‘The ruins of Ballyloughan Castle, situated in the parish of Dunleckny, and Barony of Idrone East, show it to have been a place of considerable strength and importance. Although at present roofless, the walls are in good preservation. It is of a square form, having two towers in the front; from the outer extremity of one of which to that of the other, being a distance of forty feet. The walls, about five feet thick, are in some places fifty feet high; they are of rude stone work, built of the most permanent manner. Fourteen stone steps conduct to the second floor, which rests on an arch. There are two flights of steps higher up, but they are in a state of dilapidation. An apartment about seven feet in height, with two windows, seems to have been in each of the towers: between the towers was the chief entrance, of arched, cut stone. The appearance of the ground adjacent would indicate that the castle was formerly surrounded by a ditch. At a distance of eighteen yards to the west, stands another ruin, about thirty feet square. It has one stone-cased window, with holes for iron bars. The walls are five feet in thickness, and the structure is about twenty feet in height. Another forty yards from the main building, to the north, is another ruin of small dimensions.’
The Dublin Penny Journal, Vol.III, No.136, February 7th 1835
‘Ballyloughan, an old castle, formerly a place of considerable strength and importance, in the parish of Dunleckny, barony of East Idrone, Co. Carlow, Leinster. Though the roof has disappeared, the walls are in good preservation. The castle is square, and has at the front angles two large round towers. The walls are about 5 feet thick, and in some places 50 feet high; and they consist of rude but stable masonry. The second floor rests on an arch, and is reached by a flight of 14 stone steps. The chief entrance was of arched cut stone, midway between the towers; and an apartment was in each of the towers, 7 feet high with two windows. The edifice seems to have been surrounded by a ditch; and in its immediate vicinity are two small strong ruins, one of them about 30 feet square. Ballyloughan-castle formerly belonged to the Kavanaghs; and, at the end of the 16th century, was occupied by Donagh Kavanagh, second son of Murragh Ballagh, styled king of Leinster. It soon afterwards became property of the Bagenal family, and is now in the possession of Henry Bruen, Esq.’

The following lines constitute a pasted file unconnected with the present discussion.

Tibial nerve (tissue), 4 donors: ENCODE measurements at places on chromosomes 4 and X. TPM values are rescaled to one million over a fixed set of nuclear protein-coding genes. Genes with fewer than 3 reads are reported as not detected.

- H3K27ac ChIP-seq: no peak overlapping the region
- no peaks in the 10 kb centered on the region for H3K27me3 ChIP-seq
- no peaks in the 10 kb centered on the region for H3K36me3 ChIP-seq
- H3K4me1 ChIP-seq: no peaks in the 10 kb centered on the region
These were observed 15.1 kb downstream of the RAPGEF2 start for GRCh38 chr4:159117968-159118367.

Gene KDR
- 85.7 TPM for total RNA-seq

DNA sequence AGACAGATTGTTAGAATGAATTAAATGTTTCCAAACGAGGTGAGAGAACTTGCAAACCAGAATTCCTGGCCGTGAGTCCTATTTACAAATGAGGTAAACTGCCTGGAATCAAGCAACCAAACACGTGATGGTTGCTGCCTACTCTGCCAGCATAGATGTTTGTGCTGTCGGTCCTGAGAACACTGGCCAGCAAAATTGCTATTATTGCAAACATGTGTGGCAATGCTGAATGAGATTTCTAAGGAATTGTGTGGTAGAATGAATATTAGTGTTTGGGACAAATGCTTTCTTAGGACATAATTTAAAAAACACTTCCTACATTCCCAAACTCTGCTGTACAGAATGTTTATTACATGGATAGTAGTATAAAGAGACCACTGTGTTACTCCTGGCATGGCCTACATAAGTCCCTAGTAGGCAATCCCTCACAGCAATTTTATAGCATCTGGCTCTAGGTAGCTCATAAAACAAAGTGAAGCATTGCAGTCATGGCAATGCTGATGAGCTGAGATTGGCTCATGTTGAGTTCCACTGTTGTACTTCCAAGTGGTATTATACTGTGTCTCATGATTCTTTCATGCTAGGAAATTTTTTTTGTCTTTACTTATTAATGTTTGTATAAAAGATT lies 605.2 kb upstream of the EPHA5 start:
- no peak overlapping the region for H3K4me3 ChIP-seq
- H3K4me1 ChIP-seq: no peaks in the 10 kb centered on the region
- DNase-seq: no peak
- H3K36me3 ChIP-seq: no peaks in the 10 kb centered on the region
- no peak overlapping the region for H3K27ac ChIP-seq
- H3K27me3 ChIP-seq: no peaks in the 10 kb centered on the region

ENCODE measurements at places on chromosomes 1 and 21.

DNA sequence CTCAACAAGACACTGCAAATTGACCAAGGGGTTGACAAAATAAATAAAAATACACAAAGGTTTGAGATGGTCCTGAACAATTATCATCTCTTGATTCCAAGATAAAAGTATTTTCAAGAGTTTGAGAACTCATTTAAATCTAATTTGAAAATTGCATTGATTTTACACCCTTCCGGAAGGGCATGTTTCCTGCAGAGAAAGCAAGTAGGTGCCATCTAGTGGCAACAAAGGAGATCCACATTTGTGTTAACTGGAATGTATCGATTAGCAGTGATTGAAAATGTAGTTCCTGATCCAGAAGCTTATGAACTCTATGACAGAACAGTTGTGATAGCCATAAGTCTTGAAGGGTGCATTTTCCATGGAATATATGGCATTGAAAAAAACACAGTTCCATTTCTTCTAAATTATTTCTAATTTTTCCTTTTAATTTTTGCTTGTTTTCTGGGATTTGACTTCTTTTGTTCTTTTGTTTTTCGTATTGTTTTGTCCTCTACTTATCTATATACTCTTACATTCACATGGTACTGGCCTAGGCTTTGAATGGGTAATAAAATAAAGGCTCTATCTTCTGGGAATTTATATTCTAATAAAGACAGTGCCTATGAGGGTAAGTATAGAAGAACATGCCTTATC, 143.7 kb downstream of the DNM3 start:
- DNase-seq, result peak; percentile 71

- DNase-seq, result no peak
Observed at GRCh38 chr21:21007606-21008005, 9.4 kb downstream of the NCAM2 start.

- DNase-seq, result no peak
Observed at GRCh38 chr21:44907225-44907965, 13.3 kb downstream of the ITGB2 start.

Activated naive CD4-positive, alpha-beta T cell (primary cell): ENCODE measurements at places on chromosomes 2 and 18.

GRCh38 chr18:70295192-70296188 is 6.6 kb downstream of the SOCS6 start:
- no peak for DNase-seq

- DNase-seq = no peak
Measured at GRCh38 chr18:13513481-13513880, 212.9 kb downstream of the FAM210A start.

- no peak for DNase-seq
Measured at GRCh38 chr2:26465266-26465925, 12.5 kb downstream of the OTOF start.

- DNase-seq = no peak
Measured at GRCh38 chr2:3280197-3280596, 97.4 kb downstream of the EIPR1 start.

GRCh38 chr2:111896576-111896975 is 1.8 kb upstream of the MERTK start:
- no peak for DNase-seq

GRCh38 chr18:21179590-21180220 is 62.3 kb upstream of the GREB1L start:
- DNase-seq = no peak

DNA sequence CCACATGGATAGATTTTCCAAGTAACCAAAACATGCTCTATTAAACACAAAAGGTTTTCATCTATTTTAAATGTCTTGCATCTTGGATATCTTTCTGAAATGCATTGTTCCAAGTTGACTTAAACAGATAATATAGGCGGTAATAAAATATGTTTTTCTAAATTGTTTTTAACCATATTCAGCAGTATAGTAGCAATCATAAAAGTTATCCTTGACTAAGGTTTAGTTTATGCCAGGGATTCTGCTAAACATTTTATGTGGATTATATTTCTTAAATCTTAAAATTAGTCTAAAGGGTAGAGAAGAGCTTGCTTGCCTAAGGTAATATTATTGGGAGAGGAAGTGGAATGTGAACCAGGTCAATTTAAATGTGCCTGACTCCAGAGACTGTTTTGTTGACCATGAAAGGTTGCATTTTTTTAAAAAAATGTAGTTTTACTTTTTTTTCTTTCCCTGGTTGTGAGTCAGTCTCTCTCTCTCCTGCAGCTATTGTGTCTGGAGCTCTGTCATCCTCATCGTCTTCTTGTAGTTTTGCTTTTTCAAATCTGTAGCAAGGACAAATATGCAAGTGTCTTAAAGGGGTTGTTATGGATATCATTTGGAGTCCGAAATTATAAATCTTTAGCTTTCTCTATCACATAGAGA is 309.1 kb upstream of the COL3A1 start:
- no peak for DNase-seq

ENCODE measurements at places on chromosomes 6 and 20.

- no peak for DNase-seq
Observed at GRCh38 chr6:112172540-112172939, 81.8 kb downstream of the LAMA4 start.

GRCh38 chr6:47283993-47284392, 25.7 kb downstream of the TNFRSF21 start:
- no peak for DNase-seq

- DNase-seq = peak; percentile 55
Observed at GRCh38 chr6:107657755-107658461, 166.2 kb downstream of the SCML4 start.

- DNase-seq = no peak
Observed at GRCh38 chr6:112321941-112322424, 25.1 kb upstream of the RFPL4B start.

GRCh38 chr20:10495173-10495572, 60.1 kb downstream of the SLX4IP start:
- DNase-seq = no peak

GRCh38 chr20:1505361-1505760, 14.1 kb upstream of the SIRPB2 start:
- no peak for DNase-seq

The Parliamentary Gazeteer of Ireland, 1846 (note how the text freely synopsises that published in the Dublin Penny Journal eleven years earlier).
‘Ballyloughan Castle is the remains of a fine baronial residence, in some respects similar to the Desmond castles in Kilmallock, County Limerick, etc… Ballyloughan has the ruins of an oratory and offices, now detached, and well repays a visit. The writer was so fortunate as to interest the late Colonel Bruen, M.P. some years since in the preservation of it, as it stands on his estate.
From Ierne, Or, Anecdotes and Incidents During a Life Chiefly in Ireland. With Notices of People and Places, By a Retired Civil Enginer, 1861